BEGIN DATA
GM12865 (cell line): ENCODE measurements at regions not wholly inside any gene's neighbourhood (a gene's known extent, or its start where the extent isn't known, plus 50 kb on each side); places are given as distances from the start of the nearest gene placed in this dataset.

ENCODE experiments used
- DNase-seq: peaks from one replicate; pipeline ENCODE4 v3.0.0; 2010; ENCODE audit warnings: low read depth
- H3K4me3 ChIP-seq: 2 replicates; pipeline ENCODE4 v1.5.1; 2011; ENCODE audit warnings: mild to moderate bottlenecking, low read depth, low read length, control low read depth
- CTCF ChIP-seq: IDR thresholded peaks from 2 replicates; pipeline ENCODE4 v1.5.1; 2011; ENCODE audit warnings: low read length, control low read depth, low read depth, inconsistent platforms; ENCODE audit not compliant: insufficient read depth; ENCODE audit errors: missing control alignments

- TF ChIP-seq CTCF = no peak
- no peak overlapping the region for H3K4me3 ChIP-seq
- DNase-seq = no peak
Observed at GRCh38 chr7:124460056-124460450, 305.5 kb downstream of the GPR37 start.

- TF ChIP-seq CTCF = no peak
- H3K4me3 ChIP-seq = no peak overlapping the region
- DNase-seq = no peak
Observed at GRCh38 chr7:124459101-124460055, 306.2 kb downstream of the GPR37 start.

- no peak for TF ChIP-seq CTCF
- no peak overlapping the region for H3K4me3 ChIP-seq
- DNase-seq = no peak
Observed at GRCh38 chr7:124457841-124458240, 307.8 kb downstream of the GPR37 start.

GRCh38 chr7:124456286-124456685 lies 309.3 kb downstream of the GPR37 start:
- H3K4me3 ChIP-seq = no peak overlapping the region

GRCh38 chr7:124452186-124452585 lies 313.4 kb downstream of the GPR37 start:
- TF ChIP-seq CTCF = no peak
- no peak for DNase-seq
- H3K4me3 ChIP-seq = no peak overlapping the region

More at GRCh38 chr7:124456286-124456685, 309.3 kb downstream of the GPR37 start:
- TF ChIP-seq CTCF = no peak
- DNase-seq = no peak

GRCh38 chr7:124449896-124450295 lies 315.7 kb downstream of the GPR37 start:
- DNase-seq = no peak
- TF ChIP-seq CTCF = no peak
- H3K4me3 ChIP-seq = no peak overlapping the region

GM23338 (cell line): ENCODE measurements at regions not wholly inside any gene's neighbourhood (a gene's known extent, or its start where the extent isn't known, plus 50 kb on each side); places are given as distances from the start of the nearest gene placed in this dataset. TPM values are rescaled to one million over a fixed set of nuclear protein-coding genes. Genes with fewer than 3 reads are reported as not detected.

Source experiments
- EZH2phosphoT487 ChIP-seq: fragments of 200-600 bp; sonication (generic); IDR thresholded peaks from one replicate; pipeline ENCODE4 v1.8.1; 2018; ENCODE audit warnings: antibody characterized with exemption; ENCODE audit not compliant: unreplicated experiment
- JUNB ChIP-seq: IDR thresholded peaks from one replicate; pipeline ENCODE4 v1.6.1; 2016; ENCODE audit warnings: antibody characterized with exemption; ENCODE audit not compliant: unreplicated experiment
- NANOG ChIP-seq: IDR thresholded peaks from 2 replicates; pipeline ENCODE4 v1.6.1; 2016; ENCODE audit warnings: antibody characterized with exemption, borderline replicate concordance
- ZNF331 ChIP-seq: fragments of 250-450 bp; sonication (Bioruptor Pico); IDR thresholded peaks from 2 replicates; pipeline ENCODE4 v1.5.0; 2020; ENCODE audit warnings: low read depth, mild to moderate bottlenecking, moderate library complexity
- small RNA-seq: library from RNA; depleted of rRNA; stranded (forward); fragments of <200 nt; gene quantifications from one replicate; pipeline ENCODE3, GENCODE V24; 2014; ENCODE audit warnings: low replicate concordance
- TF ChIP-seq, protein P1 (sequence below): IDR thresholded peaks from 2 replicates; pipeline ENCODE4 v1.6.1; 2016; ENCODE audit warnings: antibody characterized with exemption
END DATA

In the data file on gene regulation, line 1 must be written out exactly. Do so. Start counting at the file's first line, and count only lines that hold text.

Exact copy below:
GM12865 (cell line): ENCODE measurements at regions not wholly inside any gene's neighbourhood (a gene's known extent, or its start where the extent isn't known, plus 50 kb on each side); places are given as distances from the start of the nearest gene placed in this dataset.